Like the majority of you, all of us in the Philadelphia area had been staying at home over the past year, learning to adapt to a “new normal.” MAGNET is checking in with local musicians to see how and what they’d been doing during this unprecedented time. Photos by Chris Sikich.
Scottoline: I have a distinct memory from January 2020. Vocal tracking for the new album—which didn’t have a title at that point, but is called Fake Ideas—had just started. I was having a particularly tough day where my voice just wasn’t behaving and was feeling a little weak. In the back of my perpetually anxious mind, I half-sarcastically thought, “Maybe I have that virus I keep reading about.”
It turned out I was fine (I think?), and I finished recording and mixing the record in late February 2020. A few weeks later, as I was preparing the send out those mixes to be mastered, everything shut down, and the pandemic had officially started.
Naturally, this put the new record on hold. I got the masters back in early April 2020, listened to them once and kind of shrugged. It didn’t seem likely this thing was ever coming out. But frankly, I didn’t care!
Early in the pandemic, I was so consumed with worry, fear and sadness that music felt completely insignificant to me. Would the album ever come out? Maybe! But it didn’t matter to me. Morbidly, I even remember thinking at one point, “Well, at least if I die from COVID, the album is finished and someone can release it later if they want. That will be nice.” Frightening to think of the things that gave me solace at that time.
I continued working my day job at a coffee roaster during the pandemic, and I fairly quickly got into a little bit of a “new normal.” But still, I didn’t pick up an instrument for months. I felt a total lack of care or motivation around music and creativity. It just wasn’t there for me. What was the point really? That’s pretty negative thinking, but hey, I think there’s some room for that during a global pandemic.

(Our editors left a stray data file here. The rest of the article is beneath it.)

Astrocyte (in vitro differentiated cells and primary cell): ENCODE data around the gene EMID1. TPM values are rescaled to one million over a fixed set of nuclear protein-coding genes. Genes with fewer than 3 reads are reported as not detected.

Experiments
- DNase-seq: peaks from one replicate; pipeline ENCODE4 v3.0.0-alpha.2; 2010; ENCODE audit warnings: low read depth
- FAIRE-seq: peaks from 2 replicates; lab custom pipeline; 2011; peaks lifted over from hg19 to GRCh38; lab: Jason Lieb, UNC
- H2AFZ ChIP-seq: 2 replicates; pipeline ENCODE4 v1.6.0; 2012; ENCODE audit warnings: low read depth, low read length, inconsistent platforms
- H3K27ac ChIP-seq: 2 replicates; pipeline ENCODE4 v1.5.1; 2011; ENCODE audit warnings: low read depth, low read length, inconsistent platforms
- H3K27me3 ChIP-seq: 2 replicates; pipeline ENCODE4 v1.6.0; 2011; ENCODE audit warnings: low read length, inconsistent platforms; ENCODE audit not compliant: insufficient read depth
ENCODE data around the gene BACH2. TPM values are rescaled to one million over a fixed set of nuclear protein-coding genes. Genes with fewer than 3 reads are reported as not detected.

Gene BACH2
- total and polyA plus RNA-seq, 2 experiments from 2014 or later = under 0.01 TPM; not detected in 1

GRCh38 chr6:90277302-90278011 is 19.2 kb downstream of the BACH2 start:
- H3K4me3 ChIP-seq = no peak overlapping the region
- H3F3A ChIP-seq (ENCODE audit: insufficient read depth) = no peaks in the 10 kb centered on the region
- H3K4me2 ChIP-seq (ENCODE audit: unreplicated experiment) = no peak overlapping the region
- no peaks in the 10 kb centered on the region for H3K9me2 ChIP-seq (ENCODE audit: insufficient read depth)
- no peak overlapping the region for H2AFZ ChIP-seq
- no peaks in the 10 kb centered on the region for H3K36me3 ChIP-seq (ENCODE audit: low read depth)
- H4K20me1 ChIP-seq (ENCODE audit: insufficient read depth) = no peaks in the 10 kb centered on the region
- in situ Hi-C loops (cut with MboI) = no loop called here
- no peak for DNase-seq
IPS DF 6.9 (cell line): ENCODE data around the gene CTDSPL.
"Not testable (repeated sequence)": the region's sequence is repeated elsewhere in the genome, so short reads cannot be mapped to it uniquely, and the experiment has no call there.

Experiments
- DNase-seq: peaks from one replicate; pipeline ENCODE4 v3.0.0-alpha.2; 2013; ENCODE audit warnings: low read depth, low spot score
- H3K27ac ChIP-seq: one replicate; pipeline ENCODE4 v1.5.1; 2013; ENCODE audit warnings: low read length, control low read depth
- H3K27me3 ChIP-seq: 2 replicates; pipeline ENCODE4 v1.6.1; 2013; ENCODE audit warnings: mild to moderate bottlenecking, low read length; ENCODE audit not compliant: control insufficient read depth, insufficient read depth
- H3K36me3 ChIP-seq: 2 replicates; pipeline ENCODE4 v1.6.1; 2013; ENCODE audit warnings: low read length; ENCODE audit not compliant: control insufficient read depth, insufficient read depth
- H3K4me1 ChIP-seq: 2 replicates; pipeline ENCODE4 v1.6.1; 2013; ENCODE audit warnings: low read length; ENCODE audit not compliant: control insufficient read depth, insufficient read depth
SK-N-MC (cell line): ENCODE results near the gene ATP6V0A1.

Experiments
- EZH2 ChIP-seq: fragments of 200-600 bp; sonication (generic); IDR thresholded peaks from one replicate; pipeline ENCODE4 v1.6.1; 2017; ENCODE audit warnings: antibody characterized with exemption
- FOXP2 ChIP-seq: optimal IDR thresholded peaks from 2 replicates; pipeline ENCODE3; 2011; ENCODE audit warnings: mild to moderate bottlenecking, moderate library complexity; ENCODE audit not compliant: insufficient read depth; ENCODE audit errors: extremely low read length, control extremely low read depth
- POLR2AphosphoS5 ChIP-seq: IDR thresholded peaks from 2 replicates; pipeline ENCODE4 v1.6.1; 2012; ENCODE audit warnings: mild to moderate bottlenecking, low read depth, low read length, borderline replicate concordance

Anyway, by summer 2020, as things started to feel a little more normal and we could start seeing family and friends outdoors, I started to turn a corner from a mental-health standpoint. Everything started to feel slightly less bleak, and music and creation in general began to creep their way back into my focus.
This is what ultimately led to me writing the Fake Ideas Vol 1 book, which turned into an essential companion to the album, but was born from my stifled energy during the pandemic year. I didn’t want to write new music before the album had been released, so I turned to writing and having conversations with the people directly involved in the making of the record. Compiling that was reinvigorating for me. And I’m so glad with how the book came out and that all the people who preorder the album will get to read it.
Now that Fake Ideas is finally seeing the light of day and things with the pandemic seem to be getting better (fingers crossed), it almost feels like the delay in release never happened. So quickly, I’m just back in the groove and excited to have people hear the songs.
There are still a lot of tricky things to navigate, namely live performance, and how or if that’s even something that’s going to be possible in the near future. But for now, I’m doing my best to stay content with things, being mindful of everything that’s happened. And grateful that I have the opportunity to share the album now.